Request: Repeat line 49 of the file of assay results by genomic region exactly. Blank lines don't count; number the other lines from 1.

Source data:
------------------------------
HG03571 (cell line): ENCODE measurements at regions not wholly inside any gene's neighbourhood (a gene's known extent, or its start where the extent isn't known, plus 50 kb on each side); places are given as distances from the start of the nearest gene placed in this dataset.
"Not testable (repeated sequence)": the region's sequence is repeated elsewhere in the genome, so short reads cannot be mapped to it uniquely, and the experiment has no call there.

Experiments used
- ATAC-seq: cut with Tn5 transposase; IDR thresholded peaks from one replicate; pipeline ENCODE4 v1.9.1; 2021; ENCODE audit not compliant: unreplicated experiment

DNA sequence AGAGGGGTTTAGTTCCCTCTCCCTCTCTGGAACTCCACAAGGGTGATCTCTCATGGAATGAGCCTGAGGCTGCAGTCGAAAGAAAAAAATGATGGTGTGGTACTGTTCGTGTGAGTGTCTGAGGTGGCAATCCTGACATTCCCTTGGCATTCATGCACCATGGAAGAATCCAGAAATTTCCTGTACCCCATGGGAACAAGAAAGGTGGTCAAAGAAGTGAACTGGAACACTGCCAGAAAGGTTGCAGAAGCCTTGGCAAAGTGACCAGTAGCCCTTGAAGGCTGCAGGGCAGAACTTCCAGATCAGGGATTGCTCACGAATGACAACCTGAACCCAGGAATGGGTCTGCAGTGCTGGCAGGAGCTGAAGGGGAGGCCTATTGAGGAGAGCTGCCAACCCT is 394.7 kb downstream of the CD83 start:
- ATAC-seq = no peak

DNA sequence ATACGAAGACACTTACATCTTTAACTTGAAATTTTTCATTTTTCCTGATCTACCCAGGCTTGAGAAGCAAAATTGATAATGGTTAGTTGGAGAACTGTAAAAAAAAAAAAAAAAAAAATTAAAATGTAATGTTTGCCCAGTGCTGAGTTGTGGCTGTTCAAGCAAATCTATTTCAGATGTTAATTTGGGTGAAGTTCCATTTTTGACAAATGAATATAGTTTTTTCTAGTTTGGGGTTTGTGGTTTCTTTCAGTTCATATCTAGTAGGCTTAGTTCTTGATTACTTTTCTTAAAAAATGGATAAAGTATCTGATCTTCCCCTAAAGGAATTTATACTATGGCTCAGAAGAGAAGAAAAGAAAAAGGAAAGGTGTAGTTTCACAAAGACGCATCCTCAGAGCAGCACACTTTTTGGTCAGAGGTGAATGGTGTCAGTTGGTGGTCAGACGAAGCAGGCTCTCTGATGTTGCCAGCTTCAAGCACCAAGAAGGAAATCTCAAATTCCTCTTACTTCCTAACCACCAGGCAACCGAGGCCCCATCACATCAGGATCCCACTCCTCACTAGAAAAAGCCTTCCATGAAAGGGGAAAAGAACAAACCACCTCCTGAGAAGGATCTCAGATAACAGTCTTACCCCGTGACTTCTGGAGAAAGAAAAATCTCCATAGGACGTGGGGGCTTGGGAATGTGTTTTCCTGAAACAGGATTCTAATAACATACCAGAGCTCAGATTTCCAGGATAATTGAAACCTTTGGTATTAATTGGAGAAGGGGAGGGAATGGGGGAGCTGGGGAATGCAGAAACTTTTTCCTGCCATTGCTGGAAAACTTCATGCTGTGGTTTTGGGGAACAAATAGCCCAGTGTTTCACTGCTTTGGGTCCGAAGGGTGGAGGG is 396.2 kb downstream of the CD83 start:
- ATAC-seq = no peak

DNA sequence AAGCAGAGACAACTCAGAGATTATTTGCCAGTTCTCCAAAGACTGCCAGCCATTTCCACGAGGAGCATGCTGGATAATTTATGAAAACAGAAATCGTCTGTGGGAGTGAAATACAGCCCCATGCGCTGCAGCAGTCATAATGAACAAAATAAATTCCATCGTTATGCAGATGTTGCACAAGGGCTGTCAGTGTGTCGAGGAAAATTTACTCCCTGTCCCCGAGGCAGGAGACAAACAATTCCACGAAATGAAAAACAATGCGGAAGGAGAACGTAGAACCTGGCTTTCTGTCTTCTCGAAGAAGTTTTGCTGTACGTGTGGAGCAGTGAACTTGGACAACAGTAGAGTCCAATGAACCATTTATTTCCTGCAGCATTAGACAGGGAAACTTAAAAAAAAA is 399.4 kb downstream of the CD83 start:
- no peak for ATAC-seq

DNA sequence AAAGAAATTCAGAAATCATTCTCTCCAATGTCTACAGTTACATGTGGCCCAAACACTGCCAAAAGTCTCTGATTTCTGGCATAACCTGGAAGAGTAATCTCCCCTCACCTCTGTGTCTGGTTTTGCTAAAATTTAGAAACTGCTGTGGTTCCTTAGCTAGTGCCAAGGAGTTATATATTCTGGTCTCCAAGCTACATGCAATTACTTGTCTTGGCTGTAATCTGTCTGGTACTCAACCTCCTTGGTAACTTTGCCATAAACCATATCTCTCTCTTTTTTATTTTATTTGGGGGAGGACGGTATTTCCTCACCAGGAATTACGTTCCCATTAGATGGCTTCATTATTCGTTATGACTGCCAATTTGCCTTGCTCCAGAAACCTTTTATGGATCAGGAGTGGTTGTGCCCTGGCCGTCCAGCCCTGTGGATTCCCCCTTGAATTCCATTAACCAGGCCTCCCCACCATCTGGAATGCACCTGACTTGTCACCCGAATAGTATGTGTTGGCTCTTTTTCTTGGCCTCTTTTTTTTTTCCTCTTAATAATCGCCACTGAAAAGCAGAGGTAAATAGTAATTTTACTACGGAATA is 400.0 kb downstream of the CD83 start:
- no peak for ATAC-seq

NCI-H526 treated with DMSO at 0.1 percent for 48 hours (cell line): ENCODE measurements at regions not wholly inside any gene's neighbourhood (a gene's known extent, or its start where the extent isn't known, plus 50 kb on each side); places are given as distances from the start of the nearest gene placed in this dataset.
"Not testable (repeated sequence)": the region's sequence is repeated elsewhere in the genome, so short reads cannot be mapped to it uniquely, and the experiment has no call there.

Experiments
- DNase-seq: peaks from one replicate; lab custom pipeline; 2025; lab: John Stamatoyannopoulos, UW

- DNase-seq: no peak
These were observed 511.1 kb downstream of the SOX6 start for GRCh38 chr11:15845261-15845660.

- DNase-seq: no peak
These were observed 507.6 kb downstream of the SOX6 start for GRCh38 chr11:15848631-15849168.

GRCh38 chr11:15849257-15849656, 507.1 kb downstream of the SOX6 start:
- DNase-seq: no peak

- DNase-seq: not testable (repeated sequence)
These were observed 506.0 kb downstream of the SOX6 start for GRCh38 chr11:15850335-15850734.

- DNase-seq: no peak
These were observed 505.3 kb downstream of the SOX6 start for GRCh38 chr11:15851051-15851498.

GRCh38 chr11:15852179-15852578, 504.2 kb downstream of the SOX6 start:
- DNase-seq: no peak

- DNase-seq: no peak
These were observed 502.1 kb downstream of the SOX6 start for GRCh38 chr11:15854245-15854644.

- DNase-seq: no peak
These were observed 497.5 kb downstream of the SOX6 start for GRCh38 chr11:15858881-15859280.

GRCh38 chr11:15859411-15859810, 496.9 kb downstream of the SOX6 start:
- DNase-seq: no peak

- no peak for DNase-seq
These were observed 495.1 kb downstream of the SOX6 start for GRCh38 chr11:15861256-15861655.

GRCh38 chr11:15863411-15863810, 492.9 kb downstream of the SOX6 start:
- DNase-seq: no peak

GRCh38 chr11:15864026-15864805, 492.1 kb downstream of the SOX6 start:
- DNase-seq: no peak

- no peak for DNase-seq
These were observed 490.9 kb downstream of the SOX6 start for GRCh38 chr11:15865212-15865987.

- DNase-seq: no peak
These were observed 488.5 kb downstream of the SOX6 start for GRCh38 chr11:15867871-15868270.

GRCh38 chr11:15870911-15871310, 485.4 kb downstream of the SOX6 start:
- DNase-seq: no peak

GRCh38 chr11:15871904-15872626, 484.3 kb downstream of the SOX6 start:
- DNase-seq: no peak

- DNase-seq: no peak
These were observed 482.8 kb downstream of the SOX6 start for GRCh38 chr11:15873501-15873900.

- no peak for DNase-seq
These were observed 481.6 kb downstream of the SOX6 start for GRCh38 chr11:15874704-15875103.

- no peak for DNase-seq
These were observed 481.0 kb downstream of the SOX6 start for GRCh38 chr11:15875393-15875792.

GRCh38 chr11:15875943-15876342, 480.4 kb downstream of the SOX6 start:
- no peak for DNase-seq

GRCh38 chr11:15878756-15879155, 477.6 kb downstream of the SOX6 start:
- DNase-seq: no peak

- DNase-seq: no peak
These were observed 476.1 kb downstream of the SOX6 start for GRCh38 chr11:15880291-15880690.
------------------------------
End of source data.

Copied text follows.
- DNase-seq: no peak